The young Toronto musician – something of a multi-instrumentalist at that – and prodigiously-gifted guitarist, Liam Jaeger could be anything he chooses to be in music. His smoky, whispering, somewhat off-centre tenor makes him a rather fine vocalist in the mould of João Gilberto and his formidable technical prowess, stamina, accuracy, power and boldness makes him a breathtaking guitarist. He brings all of these extraordinary abilities to bear on his poignant debut album entitled Daydream Ache, a sleeper released in early 2020, but which has been lurking in the shadows of the pandemic ever since.
Mr Jaeger has been active on the music circuit both in Canada, the rest of North America and Europe. He’s known for albums and constant touring with The Balconies (2008-2018), and recent work on Pernice Brothers’ album Spread the Feeling. [He also performs regularly with Taylor Knox, The Cola Heads, Jacquie Neville, Danielle Duval and others]. And he’s also been doubling as a producer and engineer when called for. This debut album is a timely reminder not only of his vocal skills but also a pertinent suggestion that he could have a career as a vocalist, classical guitarist or a multi-instrumentalist – indeed, all or any of the above.
As a guitarist – a classical guitarist really – his tonal sheen, wide dynamic range, ear for nuance and pinpoint technique make a compelling case for that creative path. Mr Jaeger showcases this on two superb songs each of which requires diametrically opposite approaches to the instrument, yet serious technique. “Cavatina” is one of the most beautiful melodies ever written for the instrument that calls for almost glassy glissandi and a feathery touch with fingers caressing, rather than plucking the strings throughout, not to mention abrupt changes making for expressions dynamically suited emotional changes relating to the song’s major/minor/augmented [chord] changes.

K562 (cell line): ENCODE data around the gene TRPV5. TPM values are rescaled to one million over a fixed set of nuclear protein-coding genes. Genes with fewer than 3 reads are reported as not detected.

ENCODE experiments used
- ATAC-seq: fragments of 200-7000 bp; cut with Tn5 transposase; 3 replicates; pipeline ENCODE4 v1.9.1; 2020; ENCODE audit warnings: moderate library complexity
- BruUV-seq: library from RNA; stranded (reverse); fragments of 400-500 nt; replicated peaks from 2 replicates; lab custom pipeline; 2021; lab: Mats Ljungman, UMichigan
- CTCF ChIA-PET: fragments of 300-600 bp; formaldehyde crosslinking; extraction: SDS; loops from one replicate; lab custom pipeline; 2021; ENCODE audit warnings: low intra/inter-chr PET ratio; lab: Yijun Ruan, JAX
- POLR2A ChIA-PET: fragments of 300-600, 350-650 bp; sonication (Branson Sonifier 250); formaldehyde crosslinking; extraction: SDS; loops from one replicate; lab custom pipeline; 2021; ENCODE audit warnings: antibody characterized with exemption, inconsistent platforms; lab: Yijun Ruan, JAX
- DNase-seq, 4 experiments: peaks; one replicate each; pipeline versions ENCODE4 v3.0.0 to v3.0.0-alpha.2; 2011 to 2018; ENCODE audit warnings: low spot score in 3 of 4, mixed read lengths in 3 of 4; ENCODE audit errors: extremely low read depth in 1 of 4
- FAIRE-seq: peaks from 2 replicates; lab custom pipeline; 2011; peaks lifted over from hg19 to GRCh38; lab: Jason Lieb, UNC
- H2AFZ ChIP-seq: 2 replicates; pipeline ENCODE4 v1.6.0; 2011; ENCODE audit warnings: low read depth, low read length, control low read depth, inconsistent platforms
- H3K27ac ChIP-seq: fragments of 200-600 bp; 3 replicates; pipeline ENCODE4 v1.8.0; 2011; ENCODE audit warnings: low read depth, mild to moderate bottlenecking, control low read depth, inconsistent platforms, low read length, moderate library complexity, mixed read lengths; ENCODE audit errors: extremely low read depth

The other song is Leo Brouwer’s magnificent “Elogio de la Danza”, which is diabolically challenging even as Brouwer compositions go. This one calls for gaunt sonority, laser-like projection, finely calibrated articulation and uncanny rhythmic equilibrium – all conveyed with blinding clarity and intense concentration by Mr Jaeger throughout. It is, indeed the apogee of this album.
The first three songs on the album have the effect of breathy vocalastics evocative of Mr Gilberto, sung with inimitable élan, and melodic and harmonic imagination as well. Tom Jobim’s “Corcovado” features Gene Lees’ lyrics, and the composer’s classic “The Girl from Ipanema” is voiced with great warmth and dreamy evocativeness. The sheer and spare beauty of Mr Jaeger’s interpretation of the Jacques Prevert’s poetic “Les Feuilles Mortes” is a standout work.
The album closes with two originals by Mr Jaeger… and wouldn’t you know it, there are more than a myriad dimensions to his prismatic musicianship. The bonus track makes for a lively, climactic finale to this eloquent album.
Track list – 1: Corcovado; 2: Les Feuilles Mortes/Autumn Leaves; 3: The Girl from Ipanema; 4: Cavatina; 5: Elogio de la Danza; 6: Snowblowers; 7: Jupiter 8 & Drums ii “BRUTE test – Awesome” [bonus track]
Personnel – Liam Jaeger: guitars, synthesizers, bass, drums and vocals [production and engineering]; Tyrone Buccione: saxophone 
Mastered by João Carvahlo. Album design by Daniela Navas. Cover photo by Harpa María Guðmundsdóttir. Portrait drawing by Colin Bergh.
Released – 2020
Label – Independent
Runtime – 33:21